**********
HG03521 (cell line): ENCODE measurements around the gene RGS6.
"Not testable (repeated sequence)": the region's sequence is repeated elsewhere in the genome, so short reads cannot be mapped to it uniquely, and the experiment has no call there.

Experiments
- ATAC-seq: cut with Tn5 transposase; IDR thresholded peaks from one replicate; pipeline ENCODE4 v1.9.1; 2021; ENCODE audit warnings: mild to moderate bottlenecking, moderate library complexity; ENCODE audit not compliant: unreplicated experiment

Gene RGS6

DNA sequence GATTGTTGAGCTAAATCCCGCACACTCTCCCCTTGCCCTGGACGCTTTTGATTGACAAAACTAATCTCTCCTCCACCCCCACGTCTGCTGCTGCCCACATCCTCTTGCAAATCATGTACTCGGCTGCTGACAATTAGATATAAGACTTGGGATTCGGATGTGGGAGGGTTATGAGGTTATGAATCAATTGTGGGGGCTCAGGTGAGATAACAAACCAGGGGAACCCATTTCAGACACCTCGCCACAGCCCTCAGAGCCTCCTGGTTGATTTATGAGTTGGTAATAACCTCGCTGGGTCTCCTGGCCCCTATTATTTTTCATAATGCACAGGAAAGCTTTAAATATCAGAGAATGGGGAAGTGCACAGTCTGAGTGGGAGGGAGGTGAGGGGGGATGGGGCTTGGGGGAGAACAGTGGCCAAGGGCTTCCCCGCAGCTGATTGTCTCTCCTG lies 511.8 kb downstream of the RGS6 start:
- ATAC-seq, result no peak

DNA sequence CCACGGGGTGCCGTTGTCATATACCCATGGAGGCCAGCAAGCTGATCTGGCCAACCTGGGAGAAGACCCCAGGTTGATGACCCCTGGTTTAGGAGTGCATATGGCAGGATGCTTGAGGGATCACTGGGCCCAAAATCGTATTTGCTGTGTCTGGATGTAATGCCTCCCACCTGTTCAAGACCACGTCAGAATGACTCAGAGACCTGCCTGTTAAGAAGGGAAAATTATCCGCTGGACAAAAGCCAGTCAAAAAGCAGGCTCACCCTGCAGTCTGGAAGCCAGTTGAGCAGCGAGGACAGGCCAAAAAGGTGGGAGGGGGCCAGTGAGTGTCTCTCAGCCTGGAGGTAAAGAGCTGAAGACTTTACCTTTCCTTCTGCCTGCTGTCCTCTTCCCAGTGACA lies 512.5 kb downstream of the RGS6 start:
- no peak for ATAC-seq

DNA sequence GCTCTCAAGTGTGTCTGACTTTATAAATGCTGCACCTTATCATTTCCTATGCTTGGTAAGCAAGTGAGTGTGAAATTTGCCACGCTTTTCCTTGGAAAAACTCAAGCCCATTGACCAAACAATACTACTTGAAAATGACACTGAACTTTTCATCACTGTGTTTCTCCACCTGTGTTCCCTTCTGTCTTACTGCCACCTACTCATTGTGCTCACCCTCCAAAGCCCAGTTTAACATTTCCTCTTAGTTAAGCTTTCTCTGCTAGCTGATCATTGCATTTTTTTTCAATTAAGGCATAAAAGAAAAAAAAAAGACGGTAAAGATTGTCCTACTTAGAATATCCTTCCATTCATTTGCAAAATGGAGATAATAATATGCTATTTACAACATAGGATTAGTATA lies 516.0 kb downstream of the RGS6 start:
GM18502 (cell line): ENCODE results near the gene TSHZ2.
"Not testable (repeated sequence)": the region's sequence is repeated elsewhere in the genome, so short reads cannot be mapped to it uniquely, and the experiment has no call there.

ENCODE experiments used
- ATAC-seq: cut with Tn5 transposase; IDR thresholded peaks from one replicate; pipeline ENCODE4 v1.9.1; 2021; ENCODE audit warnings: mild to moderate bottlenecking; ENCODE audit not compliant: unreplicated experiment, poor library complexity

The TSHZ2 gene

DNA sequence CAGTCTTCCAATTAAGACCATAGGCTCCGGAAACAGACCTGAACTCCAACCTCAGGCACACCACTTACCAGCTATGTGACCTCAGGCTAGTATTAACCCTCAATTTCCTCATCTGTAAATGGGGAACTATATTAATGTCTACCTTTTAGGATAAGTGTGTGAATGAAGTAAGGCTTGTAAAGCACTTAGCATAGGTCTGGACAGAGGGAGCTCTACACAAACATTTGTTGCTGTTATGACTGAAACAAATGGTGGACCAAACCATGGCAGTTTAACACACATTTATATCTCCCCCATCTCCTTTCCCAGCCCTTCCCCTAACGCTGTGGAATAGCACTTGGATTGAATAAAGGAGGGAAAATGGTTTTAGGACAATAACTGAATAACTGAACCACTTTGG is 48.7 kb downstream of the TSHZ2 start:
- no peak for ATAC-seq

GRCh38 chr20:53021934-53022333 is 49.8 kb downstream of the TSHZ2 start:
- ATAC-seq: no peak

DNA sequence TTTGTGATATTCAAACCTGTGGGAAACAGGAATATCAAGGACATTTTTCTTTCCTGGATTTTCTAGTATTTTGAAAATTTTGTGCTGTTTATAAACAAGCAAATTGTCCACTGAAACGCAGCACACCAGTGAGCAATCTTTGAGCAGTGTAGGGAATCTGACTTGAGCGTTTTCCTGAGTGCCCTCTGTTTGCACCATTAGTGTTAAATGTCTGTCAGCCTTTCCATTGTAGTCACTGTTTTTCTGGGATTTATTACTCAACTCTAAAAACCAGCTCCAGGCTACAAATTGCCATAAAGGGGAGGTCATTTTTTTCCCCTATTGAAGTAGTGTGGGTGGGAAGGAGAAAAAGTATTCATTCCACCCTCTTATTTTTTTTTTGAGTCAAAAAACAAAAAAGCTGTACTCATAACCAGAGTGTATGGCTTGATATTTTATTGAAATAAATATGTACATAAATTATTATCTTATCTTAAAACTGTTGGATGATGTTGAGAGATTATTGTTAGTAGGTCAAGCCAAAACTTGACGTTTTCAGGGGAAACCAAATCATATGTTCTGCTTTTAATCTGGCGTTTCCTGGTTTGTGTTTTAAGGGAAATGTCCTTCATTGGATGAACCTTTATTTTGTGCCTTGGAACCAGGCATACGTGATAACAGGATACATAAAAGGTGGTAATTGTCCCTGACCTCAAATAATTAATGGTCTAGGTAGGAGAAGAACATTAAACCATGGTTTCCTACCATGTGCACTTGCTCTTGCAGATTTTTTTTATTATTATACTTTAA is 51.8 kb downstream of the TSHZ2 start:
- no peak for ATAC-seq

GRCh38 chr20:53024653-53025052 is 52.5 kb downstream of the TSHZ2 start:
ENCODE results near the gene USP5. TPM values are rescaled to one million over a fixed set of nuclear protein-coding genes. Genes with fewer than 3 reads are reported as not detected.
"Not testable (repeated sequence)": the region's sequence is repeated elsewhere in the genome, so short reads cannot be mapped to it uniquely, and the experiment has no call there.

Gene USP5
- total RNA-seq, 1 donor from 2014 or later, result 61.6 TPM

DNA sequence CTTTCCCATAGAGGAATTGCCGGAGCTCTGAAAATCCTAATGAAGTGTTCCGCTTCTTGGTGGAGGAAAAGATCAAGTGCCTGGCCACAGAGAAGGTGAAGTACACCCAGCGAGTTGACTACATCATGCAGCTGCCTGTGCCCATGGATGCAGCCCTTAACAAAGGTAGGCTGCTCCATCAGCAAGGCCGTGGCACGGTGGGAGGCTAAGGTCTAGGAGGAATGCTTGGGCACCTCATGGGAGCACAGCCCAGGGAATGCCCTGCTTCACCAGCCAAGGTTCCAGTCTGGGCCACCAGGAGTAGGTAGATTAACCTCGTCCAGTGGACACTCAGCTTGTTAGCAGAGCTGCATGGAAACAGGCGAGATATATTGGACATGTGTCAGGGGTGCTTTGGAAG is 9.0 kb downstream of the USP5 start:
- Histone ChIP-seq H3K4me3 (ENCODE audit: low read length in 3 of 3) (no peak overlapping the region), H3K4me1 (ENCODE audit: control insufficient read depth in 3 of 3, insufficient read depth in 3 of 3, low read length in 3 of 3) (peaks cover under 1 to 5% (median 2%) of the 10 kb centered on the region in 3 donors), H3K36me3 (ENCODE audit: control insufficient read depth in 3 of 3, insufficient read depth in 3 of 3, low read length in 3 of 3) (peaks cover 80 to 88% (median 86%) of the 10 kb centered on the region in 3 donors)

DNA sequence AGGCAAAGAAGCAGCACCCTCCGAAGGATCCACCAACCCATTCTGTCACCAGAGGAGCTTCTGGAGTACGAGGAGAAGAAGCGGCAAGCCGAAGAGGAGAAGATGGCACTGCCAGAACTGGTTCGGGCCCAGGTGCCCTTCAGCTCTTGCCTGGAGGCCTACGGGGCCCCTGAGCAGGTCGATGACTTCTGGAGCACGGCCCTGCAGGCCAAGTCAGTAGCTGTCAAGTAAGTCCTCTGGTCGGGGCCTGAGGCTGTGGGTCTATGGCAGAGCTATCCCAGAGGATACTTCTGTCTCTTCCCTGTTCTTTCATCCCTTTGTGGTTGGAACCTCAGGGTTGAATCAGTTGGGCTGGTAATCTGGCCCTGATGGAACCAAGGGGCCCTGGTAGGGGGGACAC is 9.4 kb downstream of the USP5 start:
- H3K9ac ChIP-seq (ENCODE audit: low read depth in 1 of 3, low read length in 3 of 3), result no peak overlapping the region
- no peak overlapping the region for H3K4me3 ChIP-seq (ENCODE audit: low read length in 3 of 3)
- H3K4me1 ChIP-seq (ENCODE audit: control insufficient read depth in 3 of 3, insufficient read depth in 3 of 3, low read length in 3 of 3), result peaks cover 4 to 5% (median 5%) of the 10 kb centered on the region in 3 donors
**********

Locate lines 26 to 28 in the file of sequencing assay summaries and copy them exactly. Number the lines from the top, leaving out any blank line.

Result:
- total RNA-seq, 1 donor from 2014 or later, result 61.6 TPM

DNA sequence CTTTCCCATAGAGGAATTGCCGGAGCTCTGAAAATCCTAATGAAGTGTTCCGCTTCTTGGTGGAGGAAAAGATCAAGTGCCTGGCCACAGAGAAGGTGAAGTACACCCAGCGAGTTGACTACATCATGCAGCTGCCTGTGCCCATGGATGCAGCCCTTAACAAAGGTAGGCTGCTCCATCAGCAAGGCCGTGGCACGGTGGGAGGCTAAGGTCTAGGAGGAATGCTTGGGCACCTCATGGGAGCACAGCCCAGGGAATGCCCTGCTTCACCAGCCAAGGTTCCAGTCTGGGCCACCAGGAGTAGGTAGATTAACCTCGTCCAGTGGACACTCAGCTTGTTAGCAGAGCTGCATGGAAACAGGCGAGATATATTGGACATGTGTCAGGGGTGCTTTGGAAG is 9.0 kb downstream of the USP5 start:
- Histone ChIP-seq H3K4me3 (ENCODE audit: low read length in 3 of 3) (no peak overlapping the region), H3K4me1 (ENCODE audit: control insufficient read depth in 3 of 3, insufficient read depth in 3 of 3, low read length in 3 of 3) (peaks cover under 1 to 5% (median 2%) of the 10 kb centered on the region in 3 donors), H3K36me3 (ENCODE audit: control insufficient read depth in 3 of 3, insufficient read depth in 3 of 3, low read length in 3 of 3) (peaks cover 80 to 88% (median 86%) of the 10 kb centered on the region in 3 donors)